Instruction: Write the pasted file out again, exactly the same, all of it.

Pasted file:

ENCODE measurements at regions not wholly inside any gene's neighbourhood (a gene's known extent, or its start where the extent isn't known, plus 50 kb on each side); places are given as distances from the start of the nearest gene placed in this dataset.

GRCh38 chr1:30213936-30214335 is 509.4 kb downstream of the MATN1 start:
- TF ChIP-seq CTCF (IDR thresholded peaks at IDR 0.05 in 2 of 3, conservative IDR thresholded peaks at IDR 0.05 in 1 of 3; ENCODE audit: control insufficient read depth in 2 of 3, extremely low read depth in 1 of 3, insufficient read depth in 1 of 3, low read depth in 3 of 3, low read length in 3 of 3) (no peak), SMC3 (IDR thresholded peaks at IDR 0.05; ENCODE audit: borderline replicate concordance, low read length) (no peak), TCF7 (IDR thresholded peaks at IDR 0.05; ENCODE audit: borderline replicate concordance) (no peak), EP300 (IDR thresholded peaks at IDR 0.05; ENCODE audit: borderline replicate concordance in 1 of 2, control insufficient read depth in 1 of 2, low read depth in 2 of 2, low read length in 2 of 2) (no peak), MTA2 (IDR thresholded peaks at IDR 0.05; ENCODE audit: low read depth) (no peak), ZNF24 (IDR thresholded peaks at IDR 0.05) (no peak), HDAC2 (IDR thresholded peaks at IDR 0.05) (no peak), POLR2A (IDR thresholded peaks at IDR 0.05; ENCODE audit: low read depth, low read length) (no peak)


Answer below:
ENCODE measurements at regions not wholly inside any gene's neighbourhood (a gene's known extent, or its start where the extent isn't known, plus 50 kb on each side); places are given as distances from the start of the nearest gene placed in this dataset.

GRCh38 chr1:30213936-30214335 is 509.4 kb downstream of the MATN1 start:
- TF ChIP-seq CTCF (IDR thresholded peaks at IDR 0.05 in 2 of 3, conservative IDR thresholded peaks at IDR 0.05 in 1 of 3; ENCODE audit: control insufficient read depth in 2 of 3, extremely low read depth in 1 of 3, insufficient read depth in 1 of 3, low read depth in 3 of 3, low read length in 3 of 3) (no peak), SMC3 (IDR thresholded peaks at IDR 0.05; ENCODE audit: borderline replicate concordance, low read length) (no peak), TCF7 (IDR thresholded peaks at IDR 0.05; ENCODE audit: borderline replicate concordance) (no peak), EP300 (IDR thresholded peaks at IDR 0.05; ENCODE audit: borderline replicate concordance in 1 of 2, control insufficient read depth in 1 of 2, low read depth in 2 of 2, low read length in 2 of 2) (no peak), MTA2 (IDR thresholded peaks at IDR 0.05; ENCODE audit: low read depth) (no peak), ZNF24 (IDR thresholded peaks at IDR 0.05) (no peak), HDAC2 (IDR thresholded peaks at IDR 0.05) (no peak), POLR2A (IDR thresholded peaks at IDR 0.05; ENCODE audit: low read depth, low read length) (no peak)